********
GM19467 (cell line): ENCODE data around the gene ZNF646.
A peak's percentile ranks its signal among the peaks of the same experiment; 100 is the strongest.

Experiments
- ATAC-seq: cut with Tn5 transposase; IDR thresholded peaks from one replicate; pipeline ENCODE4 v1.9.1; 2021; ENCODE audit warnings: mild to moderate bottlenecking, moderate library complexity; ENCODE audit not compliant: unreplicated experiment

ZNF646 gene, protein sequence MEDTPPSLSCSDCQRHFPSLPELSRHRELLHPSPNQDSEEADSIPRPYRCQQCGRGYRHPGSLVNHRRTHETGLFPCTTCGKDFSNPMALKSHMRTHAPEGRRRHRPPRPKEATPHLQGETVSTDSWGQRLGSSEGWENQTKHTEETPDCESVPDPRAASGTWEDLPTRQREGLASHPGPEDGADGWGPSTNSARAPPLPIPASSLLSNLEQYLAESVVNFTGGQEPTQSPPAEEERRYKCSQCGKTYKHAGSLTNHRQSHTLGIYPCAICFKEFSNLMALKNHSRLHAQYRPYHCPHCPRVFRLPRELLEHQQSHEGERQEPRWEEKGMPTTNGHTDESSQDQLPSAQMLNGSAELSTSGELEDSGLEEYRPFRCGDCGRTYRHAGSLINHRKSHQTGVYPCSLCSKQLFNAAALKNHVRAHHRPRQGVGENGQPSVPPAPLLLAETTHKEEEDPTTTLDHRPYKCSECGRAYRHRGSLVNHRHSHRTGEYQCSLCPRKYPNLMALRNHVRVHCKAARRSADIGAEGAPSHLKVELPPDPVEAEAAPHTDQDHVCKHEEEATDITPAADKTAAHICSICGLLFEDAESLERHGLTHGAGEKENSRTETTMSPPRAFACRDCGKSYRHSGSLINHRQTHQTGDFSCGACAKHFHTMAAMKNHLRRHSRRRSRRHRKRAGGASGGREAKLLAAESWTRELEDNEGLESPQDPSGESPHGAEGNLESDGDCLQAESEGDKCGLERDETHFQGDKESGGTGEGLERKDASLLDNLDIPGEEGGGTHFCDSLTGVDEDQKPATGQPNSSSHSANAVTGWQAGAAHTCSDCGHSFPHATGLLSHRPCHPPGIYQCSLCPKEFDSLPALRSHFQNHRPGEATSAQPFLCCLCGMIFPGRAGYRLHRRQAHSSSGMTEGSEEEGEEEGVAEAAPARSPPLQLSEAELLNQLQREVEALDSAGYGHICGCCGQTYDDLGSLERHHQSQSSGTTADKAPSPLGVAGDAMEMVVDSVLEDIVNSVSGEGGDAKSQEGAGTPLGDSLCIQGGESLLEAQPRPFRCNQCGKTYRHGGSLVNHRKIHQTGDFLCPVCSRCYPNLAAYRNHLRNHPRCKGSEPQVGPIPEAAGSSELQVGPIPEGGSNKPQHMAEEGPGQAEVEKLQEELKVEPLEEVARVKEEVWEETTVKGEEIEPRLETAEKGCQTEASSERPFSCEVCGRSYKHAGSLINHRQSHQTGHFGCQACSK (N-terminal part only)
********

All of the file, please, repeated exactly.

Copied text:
GM19467 (cell line): ENCODE data around the gene ZNF646.
A peak's percentile ranks its signal among the peaks of the same experiment; 100 is the strongest.

Experiments
- ATAC-seq: cut with Tn5 transposase; IDR thresholded peaks from one replicate; pipeline ENCODE4 v1.9.1; 2021; ENCODE audit warnings: mild to moderate bottlenecking, moderate library complexity; ENCODE audit not compliant: unreplicated experiment

ZNF646 gene, protein sequence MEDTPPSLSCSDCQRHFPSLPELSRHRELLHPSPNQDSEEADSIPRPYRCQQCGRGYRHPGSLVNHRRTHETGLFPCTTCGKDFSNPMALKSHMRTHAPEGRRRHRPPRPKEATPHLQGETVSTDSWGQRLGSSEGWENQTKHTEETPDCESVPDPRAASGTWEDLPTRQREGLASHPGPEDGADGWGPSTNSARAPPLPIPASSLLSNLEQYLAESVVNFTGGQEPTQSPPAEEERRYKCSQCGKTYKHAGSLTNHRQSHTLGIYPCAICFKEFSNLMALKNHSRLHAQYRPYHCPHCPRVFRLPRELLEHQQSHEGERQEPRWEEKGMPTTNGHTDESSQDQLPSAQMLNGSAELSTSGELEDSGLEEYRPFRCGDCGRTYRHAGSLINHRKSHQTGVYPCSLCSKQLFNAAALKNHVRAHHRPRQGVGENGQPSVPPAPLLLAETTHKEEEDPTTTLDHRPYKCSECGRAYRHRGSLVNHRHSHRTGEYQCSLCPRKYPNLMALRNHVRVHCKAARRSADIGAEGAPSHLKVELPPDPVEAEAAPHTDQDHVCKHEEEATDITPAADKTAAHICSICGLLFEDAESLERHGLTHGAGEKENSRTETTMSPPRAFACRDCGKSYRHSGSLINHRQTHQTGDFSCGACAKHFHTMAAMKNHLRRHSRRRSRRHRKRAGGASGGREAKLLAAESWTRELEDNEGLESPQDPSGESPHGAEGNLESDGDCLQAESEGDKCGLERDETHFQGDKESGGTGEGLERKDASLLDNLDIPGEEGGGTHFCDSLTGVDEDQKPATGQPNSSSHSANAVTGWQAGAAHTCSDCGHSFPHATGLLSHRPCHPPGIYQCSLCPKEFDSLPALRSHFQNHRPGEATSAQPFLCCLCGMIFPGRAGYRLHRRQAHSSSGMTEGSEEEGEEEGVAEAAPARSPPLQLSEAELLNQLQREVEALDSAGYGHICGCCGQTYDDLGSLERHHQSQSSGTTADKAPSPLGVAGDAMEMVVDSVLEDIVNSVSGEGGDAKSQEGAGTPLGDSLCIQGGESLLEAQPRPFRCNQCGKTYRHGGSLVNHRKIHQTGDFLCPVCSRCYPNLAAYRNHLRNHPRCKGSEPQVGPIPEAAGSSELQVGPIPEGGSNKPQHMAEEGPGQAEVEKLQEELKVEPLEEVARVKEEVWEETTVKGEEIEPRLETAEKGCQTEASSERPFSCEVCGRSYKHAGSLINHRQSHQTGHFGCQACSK (N-terminal part only)